Parts (only parts) of today were messy and ugly. I needed to find something beautiful to focus on, and then I saw a tweet that it was Siblings Day. (Yep, it exists.) Actually, Siblings Day was April 10, but nothing helps move me out of a funk like finding a way to remind myself exactly how lucky I really am. (Lucky so and so, right?) Well, my sister totally does the job! This is my only sister, Amy. Here we are with my mom in New Orleans this past winter.
My mom wanted a portrait of us for her holiday gift, and while we did take a traditional portrait, I also convinced them it would be fun to dress up and trounce around NOLA. Actually, “convinced” is too strong a word. Really all I had to do was mention it. Again, I’m pretty damn lucky, right? It turns out if you get dressed up in sequins and feathers in New Orleans, you 1.) end up making your own parade and then 2.) eventually find a band for that parade! And did I mention all three of us are wearing sequins of the second-hand variety?
My sister is one of the most sensitive souls I know. It hurts her feelings to even think about somebody else having hurt feelings. She is beautiful, smart and incredibly capable. I only wish she believed that as fervently as I do. But who among us can say she actually thinks as highly of herself as the people who love her do?
Amy and I haven’t always been close. We were at each other’s throats as teens, and then I left. I left home as soon as I was 18, and I didn’t think about looking back or how that might affect my intensely sweet, sensitive, 15-year-old sister. You see, by that time, she’d taken so much emotional abuse from me that she’d built up a thick shell, and my teenage head-up-my-assedness mistook that shell as confidence, or at least disinterest. I’ve spent my adult years trying to build a bridge back to my sister. It’s not easy living many states away; she lives in our native Mississippi. But as we’ve grown, we both seem to have realized making the effort is worth it. The love of a sister is unique. Our relationship is different from any other relationship I have, and I cherish it in a very special way.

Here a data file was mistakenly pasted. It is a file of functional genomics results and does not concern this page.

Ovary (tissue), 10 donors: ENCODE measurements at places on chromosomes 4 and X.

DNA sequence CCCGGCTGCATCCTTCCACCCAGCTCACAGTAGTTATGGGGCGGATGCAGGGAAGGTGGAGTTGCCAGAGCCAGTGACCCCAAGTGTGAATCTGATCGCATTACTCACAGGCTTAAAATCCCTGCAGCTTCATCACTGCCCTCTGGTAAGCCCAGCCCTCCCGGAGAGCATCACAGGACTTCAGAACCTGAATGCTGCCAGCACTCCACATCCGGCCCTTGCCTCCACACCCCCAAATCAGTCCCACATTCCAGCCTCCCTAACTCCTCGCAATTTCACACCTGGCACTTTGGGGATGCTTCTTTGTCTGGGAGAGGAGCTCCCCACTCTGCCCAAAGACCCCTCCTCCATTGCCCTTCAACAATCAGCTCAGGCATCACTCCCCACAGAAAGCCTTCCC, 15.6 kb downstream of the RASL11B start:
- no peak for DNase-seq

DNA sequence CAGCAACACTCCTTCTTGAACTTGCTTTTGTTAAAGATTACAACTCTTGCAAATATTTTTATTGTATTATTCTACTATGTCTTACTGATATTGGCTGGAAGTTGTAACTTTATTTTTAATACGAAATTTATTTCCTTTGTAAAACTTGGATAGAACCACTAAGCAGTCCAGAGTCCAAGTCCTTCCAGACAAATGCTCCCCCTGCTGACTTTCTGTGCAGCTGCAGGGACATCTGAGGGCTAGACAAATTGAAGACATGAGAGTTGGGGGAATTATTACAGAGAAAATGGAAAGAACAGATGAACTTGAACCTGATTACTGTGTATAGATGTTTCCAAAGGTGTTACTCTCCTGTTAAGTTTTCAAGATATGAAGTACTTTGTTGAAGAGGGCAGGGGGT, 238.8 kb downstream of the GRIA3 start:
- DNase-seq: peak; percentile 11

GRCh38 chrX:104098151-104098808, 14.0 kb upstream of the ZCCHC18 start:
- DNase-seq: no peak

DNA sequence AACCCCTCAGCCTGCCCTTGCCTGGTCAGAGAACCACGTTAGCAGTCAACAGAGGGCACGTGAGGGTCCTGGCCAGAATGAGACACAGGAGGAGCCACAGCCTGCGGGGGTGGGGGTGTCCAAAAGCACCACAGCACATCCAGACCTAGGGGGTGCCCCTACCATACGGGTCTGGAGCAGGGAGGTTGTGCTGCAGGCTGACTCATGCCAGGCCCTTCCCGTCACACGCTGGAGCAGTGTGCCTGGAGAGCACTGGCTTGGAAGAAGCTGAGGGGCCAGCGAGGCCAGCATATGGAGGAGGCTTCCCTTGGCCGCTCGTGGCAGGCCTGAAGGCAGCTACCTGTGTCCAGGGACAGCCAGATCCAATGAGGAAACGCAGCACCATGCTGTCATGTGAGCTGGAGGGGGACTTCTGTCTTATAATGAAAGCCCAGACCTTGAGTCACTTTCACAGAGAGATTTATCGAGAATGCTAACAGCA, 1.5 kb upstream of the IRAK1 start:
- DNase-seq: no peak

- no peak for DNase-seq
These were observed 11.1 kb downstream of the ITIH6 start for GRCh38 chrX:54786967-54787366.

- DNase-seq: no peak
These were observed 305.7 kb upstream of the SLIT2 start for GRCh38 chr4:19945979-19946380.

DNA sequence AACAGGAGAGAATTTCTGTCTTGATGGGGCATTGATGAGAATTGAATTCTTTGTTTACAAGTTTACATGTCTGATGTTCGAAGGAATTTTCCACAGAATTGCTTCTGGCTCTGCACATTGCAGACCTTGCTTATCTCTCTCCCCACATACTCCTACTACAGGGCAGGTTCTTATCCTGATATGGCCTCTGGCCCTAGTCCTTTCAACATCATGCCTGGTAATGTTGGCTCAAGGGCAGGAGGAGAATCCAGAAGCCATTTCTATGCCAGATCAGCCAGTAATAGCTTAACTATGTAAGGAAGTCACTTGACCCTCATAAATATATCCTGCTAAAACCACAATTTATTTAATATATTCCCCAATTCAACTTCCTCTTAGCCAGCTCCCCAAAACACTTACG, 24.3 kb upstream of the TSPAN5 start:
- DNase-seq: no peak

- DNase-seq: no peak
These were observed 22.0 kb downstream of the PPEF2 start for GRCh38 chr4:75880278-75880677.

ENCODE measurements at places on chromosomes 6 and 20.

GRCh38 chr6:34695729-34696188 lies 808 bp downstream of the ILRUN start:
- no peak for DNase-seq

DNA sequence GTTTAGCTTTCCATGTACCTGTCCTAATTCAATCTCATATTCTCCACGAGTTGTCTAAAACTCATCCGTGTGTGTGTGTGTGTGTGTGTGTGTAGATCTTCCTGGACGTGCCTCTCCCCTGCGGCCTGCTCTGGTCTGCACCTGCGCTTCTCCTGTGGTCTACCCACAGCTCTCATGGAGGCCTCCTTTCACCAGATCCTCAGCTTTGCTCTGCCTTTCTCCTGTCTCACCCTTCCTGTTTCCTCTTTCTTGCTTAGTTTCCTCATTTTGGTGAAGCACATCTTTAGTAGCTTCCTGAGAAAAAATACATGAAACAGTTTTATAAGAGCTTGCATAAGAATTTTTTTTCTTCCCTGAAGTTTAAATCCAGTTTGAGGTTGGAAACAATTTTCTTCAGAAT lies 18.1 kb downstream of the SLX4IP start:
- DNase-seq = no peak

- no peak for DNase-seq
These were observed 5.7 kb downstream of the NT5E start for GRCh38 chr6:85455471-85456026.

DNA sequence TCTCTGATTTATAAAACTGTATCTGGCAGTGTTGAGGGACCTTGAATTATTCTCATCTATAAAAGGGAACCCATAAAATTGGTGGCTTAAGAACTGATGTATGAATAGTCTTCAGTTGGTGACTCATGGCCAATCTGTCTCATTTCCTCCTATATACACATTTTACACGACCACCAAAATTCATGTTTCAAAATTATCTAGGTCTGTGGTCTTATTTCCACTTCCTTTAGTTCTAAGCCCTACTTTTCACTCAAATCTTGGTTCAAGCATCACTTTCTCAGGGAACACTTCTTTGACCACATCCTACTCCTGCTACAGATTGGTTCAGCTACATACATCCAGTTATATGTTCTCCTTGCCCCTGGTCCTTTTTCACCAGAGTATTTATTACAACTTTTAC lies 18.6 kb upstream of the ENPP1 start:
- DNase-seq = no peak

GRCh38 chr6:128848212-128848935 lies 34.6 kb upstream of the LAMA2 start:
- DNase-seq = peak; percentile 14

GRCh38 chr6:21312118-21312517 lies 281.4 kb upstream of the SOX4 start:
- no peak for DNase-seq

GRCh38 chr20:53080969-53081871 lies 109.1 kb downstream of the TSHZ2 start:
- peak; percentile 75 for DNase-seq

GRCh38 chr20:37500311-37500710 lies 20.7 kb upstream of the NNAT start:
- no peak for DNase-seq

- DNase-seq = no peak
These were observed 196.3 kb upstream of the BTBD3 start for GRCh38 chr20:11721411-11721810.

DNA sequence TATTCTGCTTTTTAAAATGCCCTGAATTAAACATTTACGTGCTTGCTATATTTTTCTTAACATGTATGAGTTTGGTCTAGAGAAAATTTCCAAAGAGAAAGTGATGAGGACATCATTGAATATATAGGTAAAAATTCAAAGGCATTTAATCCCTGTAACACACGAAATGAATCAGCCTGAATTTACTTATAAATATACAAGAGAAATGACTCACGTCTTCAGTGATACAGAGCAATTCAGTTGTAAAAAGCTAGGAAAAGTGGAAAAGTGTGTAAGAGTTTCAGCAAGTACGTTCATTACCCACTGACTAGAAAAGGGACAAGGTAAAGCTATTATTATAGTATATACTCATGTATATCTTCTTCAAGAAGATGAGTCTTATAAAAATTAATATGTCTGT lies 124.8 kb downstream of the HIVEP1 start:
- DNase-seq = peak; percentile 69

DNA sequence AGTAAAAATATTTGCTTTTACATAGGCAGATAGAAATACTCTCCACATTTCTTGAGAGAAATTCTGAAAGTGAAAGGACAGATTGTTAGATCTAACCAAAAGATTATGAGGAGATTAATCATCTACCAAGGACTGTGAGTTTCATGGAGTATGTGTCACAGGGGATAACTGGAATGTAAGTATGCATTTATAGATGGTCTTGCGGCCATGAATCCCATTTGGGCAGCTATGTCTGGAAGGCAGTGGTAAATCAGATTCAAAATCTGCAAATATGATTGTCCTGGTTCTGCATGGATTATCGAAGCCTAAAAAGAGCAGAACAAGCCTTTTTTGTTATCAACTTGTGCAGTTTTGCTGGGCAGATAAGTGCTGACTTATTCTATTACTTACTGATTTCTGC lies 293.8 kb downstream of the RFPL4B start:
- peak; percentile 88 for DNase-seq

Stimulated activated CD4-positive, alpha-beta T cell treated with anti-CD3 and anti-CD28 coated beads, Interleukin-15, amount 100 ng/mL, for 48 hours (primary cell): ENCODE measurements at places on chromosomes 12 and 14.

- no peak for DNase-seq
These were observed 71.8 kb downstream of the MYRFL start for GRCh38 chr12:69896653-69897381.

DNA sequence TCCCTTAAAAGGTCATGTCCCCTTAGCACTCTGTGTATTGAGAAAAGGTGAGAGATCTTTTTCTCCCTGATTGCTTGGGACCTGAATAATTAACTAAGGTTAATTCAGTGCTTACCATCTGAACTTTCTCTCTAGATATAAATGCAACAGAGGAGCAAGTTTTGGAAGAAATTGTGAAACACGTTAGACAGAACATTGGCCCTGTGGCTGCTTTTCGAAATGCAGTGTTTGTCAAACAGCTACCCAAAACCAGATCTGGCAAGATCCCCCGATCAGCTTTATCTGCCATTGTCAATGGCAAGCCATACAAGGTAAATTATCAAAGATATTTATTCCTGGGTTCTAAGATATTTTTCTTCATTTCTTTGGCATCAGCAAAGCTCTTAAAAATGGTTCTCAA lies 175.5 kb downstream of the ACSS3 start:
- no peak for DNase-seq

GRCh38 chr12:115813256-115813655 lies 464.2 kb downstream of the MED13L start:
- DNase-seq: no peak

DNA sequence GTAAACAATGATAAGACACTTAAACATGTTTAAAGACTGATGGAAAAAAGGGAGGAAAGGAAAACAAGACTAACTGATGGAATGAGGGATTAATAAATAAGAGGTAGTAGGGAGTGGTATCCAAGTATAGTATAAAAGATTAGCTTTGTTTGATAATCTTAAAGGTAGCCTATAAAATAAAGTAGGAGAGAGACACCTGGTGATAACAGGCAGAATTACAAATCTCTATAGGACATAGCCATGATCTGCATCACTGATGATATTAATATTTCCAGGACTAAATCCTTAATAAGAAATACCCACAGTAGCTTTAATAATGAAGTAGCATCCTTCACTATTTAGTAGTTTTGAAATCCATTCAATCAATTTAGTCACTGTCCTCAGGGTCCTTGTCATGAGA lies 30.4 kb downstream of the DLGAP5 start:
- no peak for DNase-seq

I flew back home for my sister’s 30th birthday this past February. It was supposed to be a surprise, but I manage to ruin all surprises. The gift I gave her was a book based on this powerful TEDTalk by Sarah Kay. On it’s face, it’s about mothers and daughters, but I somehow found meaning in it for me and my sister. We were raised by the same mother, a mother who loves us fiercely, and so I know we will both somehow eventually find our own ways to become fiercely loving mothers ourselves. We won’t be able to help it because we don’t know anything else. And I wouldn’t have it any other way.
Here’s the note I inscribed inside:
Every time I catch a glimpse of you, across a table, across a room, or across the web from across several states, I find myself thinking, “What a captivating, charming, accomplished, confident woman. How did I become so lucky as to share the role of sister with a person I not only love but also truly like and admire?” You can already hold your own in any situation, and you’ll only become more sure of yourself now that you’re 30. Get ready to be unstoppable, and know I am watching you with a lump in my throat and fierce pride in my heart. With all the love in the world, your admirer, your sister.
I love you, Amy.